March 1 deadline approaching for HIPAA covered entities to submit breach reports

HIPAA covered entities (healthcare providers, health plans or healthcare clearinghouses) that discovered a breach of Protected Health Information (PHI) in 2014 involving fewer than 500 individuals are required to report those breaches by March 1, 2015.

The HITECH Breach Notification Rule requires covered entities to notify the affected individuals and the Secretary of the U.S. Department of Health and Human Services (HHS) (and in some cases, the media) of breaches of unsecured PHI, and requires business associates (generally, contractors or vendors who perform services or functions for covered entities and have access to PHI) to notify covered entities of breaches of unsecured PHI. In 2013, the Office for Civil Rights (OCR) of HHS revised the standard for determining whether a breach occurred. Any use or disclosure of unsecured PHI that is not permitted under the HIPAA Privacy Rule is now presumed to be a breach and, therefore, triggers the notification obligations, unless either the incident satisfies one of three relatively narrow exceptions, or the covered entity or business associate demonstrates a low probability that PHI has been compromised, based on a risk assessment of at least four factors as set forth in the Breach Notification Rule. The prior definition of “breach” (which was in effect prior to Sept. 23, 2013) focused on a “risk of harm” analysis.

Healthcare data breaches have afflicted a broad range of covered entities and business associates, including a virtual “who’s who” of healthcare providers, health plans and business associates, as well as many who are not used to being in the headlines, with the latest victim being Anthem. Since reporting began in 2009, 1,140 breaches involving 500 or more individuals have been reported to OCR and are listed on the OCR website.

Notification obligations

Covered entities must notify the affected individuals without unreasonable delay, and in no event more than 60 days after the covered entity discovers the breach or would have known of the breach if exercising reasonable diligence. The deadline for reporting breaches to OCR depends on whether the breach involves 500 or more individuals. Breaches involving fewer than 500 individuals must be reported to OCR no later than 60 days after the calendar year in which the covered entity discovers the breach. Breaches involving 500 or more individuals must be reported to OCR contemporaneously with the notice to the individuals.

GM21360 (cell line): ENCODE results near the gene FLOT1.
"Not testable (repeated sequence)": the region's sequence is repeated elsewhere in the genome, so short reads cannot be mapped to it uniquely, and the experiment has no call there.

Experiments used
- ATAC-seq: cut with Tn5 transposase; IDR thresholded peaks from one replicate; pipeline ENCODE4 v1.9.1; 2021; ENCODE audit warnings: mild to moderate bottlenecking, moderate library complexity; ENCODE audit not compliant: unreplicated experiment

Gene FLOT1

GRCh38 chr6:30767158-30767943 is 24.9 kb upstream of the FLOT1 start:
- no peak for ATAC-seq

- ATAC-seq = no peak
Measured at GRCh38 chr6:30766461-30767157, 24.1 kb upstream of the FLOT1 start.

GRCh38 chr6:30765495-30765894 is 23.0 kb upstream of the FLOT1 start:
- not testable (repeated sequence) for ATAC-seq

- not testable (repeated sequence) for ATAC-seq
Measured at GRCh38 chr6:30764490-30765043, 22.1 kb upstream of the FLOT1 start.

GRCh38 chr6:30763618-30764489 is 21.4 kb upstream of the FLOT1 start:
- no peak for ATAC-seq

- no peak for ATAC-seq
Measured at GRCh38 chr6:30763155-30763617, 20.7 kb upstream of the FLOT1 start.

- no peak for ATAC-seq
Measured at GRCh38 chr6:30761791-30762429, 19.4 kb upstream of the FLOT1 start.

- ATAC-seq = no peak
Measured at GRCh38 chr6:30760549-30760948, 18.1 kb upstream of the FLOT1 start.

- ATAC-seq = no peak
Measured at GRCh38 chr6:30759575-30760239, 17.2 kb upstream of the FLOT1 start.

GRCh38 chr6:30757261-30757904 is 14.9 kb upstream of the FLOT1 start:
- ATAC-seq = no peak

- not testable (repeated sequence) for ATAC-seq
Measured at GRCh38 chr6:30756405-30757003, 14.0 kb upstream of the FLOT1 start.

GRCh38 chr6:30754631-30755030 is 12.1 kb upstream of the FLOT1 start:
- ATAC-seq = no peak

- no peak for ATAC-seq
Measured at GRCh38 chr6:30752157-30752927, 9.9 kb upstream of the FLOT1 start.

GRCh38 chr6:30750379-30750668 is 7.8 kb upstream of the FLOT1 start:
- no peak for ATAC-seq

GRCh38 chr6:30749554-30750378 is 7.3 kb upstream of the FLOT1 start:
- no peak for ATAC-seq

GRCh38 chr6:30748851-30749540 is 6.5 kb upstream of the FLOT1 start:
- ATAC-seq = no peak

Breaches discovered by a covered entity in calendar year 2014 and involving fewer than 500 individuals must be submitted via OCR’s website portal by March 1, 2015. The instructions and online Breach Portal are available on the U.S. Department of Health & Human Services website. A separate report must be submitted for each breach that occurred during the 2014 calendar year. A copy of the completed form should be printed prior to and after submission, and maintained in the covered entity’s records to document the notification.

Revised OCR Breach Portal

Those who have submitted breach notification in prior years may note that the Breach Portal has changed since last year. In particular, the Portal now includes a category for reporting by a covered entity on behalf of a business associate, even though the Breach Notification Rule requires the covered entity, and not the business associate, to report. This seems to reflect a stronger focus on identifying the business associate when a breach occurred at a business associate. The revised format also includes additional questions and option responses, as compared with the prior version of the portal.


Although the form is available online, it is critical that covered entities are counseled appropriately through the reporting process to ensure the notification is accurate and consistent with prior messaging regarding the breach. Before completing the online form, it is recommended that organizations consult with attorneys who have experience in data breach regulatory investigations to avoid any missteps that could come back to harm the organization during an OCR investigation.



For more information, please contact one of the attorneys listed below.

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